JAPAN FACTS

  • Government: Parliamentary with constitutional monarchy

    Prime Minister: Yoshihiko Noda (elected Aug 2011)

    Emperor: Emperor Akihito, the 125th emperor of Japan.

    Capital: Tokyo

    Currency: Yen

    Number of prefectures: 47

  • Geography

    japan mapJapan is located in the North Pacific off the coast of Russia and the Korean peninsula. The land comprises four large islands named Honshu, Hokkaido, Kyushu, and Shikoku,

    together with many smaller islands (4000 of them). Honshu is the largest with an area of 231,000km².
    Japan is over 70% mountainous terrain with approximately only 18% of the land is suitable for settlement. Japanese cities are densely populated. Tokyo has a population of 12 million people.

    The islands of Japan are located in an area known as The Ring of Fire in the Pacific. This is an area with many earthquakes and volcanic eruptions. Japan is very seismically active with over 1,500 earthquakes per year. In 1923 the Great Kanto Earthquake killed more than 143,000 people in the Tokyo area. Tsunamis and volcanic eruptions are other natural destructive forces in Japan. On March 11th, 2011 Japan was rocked by a 9.0 earthquake and powerful tsunami which killed more than 12,000 people and resulted in explosions at the Fukushima nuclear plants. Entire towns and villages were wiped out. If you would like to donate, please Click here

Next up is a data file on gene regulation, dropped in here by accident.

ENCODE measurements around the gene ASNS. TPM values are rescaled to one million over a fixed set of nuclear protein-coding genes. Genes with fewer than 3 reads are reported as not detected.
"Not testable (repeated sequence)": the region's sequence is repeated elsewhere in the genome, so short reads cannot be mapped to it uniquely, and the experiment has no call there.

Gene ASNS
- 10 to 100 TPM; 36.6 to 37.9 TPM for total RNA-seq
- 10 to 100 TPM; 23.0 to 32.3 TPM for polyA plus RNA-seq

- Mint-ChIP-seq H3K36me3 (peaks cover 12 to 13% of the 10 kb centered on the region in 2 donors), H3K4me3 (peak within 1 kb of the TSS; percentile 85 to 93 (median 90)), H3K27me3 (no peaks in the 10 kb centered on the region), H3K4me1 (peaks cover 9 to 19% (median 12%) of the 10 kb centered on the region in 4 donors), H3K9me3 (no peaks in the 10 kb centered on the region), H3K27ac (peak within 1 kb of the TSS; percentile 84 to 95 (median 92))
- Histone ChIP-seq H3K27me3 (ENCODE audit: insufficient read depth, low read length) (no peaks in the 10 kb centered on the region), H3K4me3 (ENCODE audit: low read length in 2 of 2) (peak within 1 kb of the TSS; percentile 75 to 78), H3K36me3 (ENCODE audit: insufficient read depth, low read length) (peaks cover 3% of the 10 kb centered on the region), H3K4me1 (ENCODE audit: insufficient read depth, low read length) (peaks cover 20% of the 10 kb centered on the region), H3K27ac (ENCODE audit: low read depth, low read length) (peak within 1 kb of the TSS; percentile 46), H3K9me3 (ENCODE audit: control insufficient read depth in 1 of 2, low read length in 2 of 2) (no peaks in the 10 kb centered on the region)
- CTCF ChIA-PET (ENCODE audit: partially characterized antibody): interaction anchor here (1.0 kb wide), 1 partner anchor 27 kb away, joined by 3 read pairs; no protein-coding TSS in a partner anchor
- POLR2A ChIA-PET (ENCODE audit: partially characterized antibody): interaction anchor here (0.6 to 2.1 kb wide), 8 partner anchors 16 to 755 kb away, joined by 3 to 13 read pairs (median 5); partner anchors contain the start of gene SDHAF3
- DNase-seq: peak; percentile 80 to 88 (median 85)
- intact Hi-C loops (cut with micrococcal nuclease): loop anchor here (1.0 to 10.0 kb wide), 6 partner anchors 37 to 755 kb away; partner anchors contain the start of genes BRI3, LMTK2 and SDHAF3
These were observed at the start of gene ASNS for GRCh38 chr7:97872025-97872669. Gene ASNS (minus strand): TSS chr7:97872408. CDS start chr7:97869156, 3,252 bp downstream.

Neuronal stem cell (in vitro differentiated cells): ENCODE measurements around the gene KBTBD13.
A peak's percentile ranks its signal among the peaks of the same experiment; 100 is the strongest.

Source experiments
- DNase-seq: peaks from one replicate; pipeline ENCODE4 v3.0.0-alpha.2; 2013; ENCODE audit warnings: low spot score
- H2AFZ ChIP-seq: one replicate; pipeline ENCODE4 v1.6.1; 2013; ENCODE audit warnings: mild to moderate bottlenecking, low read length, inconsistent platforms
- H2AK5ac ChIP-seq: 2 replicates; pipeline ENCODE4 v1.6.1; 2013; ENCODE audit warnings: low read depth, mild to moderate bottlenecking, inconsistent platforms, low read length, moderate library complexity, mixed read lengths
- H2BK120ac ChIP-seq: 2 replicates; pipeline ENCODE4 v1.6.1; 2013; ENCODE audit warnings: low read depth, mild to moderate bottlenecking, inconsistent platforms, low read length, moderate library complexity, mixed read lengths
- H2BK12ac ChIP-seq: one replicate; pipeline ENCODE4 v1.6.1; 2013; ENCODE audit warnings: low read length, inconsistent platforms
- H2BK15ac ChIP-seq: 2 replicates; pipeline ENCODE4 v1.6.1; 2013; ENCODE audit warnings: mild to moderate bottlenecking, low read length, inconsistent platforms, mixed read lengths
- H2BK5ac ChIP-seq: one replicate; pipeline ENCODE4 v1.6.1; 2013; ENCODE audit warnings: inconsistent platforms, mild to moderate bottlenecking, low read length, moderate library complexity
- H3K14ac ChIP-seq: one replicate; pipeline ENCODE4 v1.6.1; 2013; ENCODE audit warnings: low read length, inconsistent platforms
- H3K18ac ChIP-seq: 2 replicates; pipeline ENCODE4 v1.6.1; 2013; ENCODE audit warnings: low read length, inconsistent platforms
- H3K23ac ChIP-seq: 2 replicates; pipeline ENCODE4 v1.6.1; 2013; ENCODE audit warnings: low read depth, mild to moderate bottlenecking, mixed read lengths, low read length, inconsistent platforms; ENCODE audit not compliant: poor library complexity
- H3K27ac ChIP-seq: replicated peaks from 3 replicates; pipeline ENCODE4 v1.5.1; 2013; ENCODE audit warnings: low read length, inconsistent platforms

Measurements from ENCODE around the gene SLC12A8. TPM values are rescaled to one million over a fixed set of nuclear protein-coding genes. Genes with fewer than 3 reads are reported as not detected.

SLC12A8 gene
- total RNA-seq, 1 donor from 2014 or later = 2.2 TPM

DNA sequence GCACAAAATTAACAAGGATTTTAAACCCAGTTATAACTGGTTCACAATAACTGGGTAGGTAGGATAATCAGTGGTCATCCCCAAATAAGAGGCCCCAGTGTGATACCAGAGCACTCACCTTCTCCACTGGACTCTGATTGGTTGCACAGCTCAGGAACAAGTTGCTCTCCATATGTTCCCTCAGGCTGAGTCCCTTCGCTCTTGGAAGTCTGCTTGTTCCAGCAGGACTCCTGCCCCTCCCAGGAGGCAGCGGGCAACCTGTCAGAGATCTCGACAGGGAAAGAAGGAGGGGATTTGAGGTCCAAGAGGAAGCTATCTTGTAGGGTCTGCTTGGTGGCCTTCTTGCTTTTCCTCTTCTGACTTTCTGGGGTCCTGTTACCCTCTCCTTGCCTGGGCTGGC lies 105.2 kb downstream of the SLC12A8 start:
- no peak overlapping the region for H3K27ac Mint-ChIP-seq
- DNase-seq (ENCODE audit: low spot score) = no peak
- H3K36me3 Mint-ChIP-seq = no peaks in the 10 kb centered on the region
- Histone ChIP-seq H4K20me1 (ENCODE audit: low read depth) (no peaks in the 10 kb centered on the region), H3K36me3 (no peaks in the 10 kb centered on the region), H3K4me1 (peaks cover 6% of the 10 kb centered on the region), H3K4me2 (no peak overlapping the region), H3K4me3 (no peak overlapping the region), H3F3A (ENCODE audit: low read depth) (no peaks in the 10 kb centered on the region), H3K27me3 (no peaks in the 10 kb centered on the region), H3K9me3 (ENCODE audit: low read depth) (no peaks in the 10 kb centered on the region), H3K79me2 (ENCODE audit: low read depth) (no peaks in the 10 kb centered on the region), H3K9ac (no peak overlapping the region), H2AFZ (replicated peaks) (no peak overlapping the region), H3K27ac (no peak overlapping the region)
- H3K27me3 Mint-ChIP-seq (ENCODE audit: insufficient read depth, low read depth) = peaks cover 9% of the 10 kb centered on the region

• Climate

    weatherThe climate of Japan varies considerably depending on the region and season. Summer is usually very hot and humid, known to the Japanese as "mushiatsui". Before the arrival of the summer weather, Japan has a damp, rainy season known as "tsuyu". From the end of summer through September, Japan is often struck by typhoons. Winters are usually mild, with the northern areas of Japan receiving more snow. Spring and autumn are usually sunny with mild temperatures.

  • Religion

    templeThere are two major religions in Japan: Shinto and Buddhism. Religion does not play a major role in the life of the average Japanese. Most people visit shrines and temples as part of annual events and special rituals marking life passages. Such events include the first shrine or temple visit of the new year (hatsumode), and a visit to the family grave during the Bon Festival. Rituals commemorating the stages in an individual's life include the first shrine visit of a newborn baby (miyamairi), the Shichi-go-san Festival shrine visit of three- and five-year-old boys and three- and seven-year-old girls, a Shinto wedding ceremony, and a Buddhist funeral.